Pateamine A is a marine sponge-derived natural product that stabilizes human eukaryotic initiation factor 4A (eIF4A) onto mRNA. This ‘clamping’ results in translation inhibition and has expressed anti-cancer effects in vivo on pancreatic cancer and chronic lymphocytic leukemia cell lines. We are using Molecular Operating Environment (MOE) software to propose and dock novel derivatives which exhibit better mRNA selectivity, higher potency, and lower lipophilicity. Derivatives with favorable characteristics will be synthesized and tested for activity and selectivity.
Isolated from the marine sponge Spongionella gracilis and a member of the diterpene family, Gracilin A possesses a bisacetoxy tricyclic structure.1 Gracilin A is an inhibitor of cyclophilins A (CypA) and D (CypD) with IC50 values of 0.26 μM for CypD and 0.27 μM CypA, respectively. Inhibition of CypA has been shown to yield immunosuppression and inhibitors of CypD have been shown to provide neuroprotective effects.2,3 Gracilin’s novel structure and potent biological activity have prompted considerable synthetic and biological interest.
Agelastatin A (AglA) is a marine natural product isolated from an axinellid sponge Agelas dendromorpha. As one of the most bioactive members of the pyrrole-aminoimidazole family, AglA features a compact tetracyclic (A-pyrrole, B-acylpiperazine, C-cyclopentane, and D imidazolone rings) structure bearing 4 stereogenic carbons with an overall staircase-like 3-dimensional structure. AglA demonstrated significant cytotoxicity against a panel of human cancer cell lines (with IC50 ranging from 0.097-0.703 L) 1 and has excellent blood-brain barrier penetration.2 In addition, AglA also inhibits glycogen synthase kinase-3 (GSK-3), a kinase that may be involved in the early stages of Alzheimer’s disease and type 2 diabetes mellitus.3 Its novel structure and potent biological activity have prompted considerable synthetic and biological studies.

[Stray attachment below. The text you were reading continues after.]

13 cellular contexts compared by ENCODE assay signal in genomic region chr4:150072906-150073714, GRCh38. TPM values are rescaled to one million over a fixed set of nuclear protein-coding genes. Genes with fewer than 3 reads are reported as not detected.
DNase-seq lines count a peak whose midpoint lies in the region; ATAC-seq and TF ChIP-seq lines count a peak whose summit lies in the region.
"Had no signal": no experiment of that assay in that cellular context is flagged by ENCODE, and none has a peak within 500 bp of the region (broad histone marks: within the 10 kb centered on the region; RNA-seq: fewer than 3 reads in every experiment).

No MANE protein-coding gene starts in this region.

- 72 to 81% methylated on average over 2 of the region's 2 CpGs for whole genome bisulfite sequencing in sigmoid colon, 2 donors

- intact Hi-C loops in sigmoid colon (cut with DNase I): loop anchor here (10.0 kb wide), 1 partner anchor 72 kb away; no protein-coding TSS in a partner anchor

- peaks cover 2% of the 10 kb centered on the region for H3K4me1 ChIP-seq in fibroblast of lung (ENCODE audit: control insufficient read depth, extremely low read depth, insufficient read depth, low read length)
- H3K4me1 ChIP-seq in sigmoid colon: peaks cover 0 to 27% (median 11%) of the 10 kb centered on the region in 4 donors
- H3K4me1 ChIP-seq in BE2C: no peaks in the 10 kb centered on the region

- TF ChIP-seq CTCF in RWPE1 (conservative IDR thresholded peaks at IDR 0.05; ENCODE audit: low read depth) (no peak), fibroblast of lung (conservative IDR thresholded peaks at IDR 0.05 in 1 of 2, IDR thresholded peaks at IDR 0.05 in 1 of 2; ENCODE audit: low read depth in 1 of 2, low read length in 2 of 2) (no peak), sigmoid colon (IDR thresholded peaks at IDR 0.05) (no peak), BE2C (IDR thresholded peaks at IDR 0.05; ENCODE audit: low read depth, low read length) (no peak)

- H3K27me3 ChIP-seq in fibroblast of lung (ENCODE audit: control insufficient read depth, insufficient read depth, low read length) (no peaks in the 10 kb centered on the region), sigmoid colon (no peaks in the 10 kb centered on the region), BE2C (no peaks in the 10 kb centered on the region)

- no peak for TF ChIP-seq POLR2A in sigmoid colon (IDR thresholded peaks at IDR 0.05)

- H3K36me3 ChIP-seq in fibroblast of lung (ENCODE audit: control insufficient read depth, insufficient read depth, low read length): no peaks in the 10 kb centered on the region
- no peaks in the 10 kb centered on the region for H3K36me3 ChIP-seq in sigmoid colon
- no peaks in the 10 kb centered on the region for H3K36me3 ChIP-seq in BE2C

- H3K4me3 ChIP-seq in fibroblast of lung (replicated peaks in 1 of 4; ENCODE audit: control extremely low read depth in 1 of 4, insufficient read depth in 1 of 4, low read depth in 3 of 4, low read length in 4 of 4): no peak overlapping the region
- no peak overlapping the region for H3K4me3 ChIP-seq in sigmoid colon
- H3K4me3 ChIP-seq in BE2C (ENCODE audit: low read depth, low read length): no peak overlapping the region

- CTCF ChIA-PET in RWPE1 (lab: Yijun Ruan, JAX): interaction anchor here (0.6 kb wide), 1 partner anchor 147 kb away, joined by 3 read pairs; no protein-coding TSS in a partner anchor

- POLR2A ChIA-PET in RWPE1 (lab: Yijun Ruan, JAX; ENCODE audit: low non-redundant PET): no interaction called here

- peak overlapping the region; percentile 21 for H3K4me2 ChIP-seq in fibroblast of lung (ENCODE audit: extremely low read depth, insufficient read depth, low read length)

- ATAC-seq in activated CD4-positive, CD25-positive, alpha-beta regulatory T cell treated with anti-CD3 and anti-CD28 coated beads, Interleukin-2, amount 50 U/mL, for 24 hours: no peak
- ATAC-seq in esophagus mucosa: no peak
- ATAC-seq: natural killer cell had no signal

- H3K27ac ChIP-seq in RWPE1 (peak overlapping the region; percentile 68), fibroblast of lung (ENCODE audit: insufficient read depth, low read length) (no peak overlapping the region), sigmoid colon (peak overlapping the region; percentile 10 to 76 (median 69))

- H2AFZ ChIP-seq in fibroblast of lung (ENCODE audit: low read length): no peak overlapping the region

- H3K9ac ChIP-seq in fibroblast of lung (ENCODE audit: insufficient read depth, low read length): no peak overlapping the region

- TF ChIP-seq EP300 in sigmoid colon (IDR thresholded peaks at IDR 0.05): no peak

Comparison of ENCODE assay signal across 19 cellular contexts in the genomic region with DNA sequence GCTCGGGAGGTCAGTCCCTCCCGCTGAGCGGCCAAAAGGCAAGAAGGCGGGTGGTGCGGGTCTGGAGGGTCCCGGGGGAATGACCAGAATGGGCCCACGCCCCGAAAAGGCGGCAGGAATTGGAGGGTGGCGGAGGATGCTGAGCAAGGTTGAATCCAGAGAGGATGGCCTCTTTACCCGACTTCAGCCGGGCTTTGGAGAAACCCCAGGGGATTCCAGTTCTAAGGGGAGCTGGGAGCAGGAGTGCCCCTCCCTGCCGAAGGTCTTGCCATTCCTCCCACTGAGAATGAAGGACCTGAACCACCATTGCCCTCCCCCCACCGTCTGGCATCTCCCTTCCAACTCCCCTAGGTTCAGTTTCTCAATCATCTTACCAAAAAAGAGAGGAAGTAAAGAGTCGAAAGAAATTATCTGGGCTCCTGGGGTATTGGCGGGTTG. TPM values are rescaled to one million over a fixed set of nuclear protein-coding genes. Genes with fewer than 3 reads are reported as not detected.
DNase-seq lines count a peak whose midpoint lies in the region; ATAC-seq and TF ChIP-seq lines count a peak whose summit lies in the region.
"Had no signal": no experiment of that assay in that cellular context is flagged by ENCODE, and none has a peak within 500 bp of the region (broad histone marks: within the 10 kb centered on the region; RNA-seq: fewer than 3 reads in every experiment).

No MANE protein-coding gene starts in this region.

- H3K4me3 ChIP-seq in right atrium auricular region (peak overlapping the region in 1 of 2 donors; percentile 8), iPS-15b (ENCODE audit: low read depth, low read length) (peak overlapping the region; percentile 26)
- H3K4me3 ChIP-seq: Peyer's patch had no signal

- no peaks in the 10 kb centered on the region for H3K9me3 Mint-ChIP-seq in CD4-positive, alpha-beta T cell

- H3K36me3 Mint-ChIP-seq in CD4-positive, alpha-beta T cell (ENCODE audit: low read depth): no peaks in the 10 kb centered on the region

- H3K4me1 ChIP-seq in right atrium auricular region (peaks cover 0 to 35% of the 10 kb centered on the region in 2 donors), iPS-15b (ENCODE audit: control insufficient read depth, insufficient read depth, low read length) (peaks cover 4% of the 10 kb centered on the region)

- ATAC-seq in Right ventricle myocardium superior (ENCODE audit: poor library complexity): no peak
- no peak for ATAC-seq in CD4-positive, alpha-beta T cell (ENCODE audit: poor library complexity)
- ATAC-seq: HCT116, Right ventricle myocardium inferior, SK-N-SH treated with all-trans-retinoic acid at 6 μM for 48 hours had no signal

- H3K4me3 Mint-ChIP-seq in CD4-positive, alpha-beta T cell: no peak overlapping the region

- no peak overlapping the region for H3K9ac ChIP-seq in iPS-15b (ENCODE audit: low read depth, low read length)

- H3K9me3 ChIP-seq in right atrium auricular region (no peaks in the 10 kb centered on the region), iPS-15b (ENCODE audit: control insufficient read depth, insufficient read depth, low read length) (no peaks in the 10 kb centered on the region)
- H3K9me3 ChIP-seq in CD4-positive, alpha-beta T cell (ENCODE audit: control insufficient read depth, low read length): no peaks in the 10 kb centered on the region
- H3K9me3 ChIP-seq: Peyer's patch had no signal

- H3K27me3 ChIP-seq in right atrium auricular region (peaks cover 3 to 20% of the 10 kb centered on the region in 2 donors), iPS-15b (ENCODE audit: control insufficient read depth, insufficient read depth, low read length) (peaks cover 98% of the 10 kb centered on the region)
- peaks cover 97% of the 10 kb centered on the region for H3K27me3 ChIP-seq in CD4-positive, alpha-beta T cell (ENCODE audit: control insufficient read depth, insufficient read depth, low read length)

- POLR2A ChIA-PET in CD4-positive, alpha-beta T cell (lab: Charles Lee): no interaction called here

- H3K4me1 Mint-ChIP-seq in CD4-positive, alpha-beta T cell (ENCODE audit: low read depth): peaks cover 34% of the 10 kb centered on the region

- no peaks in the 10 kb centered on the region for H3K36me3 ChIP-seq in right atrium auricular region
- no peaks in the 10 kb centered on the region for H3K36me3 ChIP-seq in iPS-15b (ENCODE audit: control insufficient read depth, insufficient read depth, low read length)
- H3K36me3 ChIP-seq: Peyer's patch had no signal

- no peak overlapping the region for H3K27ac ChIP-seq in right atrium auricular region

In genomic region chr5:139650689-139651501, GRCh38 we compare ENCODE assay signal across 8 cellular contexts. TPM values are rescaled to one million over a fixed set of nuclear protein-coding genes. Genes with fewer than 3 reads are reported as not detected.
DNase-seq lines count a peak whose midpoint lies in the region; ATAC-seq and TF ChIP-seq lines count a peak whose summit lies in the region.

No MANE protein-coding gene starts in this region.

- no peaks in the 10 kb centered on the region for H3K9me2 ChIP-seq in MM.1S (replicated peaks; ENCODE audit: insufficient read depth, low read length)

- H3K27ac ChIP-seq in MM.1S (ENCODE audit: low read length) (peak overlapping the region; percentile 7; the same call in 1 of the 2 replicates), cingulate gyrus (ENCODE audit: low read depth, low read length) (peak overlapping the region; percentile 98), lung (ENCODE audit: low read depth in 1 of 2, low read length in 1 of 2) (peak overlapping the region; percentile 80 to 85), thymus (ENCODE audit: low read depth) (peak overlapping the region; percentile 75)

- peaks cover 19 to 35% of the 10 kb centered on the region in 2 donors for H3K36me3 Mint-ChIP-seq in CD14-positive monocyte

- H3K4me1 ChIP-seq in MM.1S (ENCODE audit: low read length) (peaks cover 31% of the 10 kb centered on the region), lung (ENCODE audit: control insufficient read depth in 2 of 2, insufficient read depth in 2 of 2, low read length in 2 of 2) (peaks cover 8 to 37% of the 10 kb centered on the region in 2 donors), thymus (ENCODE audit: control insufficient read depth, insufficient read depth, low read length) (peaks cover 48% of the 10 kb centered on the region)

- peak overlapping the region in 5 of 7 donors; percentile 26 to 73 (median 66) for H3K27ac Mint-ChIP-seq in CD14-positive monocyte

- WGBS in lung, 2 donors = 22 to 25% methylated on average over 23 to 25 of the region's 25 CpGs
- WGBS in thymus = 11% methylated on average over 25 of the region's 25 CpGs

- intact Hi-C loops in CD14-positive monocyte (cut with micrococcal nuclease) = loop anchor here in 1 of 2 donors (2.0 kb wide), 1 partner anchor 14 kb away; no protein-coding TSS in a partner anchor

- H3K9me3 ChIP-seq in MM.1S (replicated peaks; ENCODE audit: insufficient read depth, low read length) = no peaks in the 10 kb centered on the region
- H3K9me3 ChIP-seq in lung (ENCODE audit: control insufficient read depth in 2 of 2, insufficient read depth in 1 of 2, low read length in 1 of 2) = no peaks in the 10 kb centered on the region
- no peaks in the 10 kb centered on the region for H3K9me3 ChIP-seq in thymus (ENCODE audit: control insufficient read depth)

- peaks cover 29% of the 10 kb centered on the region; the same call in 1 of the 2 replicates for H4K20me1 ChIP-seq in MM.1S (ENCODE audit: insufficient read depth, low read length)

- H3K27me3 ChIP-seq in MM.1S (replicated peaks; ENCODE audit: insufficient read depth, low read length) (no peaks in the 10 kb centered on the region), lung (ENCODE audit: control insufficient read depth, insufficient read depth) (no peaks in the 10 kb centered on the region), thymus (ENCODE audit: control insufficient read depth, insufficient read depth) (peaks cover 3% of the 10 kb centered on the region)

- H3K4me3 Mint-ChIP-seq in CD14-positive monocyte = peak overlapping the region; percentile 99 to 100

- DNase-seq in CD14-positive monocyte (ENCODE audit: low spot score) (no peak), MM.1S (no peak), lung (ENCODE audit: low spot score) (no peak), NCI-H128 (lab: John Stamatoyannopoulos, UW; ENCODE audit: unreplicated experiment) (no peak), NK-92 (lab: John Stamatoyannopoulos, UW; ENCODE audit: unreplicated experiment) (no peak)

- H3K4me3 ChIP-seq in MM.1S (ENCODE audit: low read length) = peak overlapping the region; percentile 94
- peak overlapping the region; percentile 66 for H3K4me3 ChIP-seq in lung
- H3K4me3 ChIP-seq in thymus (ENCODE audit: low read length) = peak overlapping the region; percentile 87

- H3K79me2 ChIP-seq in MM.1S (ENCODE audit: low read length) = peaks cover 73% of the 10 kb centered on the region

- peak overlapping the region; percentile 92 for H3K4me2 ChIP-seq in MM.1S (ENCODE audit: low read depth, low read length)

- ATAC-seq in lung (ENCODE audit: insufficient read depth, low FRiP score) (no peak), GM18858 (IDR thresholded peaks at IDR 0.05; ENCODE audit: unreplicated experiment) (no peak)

Prototypical chemotherapeutic agents for cancer treatment are based on the concept of “one-drug, one-target, one-disease”, but most forms of cancer have the ability to develop resistance mutations or are able to up-regulate targeted proteins to elude treatment with a single therapeutic agent. Polypharmacology, previously considered undesirable for a drug, has re-emerged as an approach to cancer therapy by acting on multiple targets or cellular pathways.1 Anticancer drugs displaying polypharmacology are thought to evade drug resistance due to the need for cells to become resistant across multiple pathways through simultaneous protein/enzyme mutations.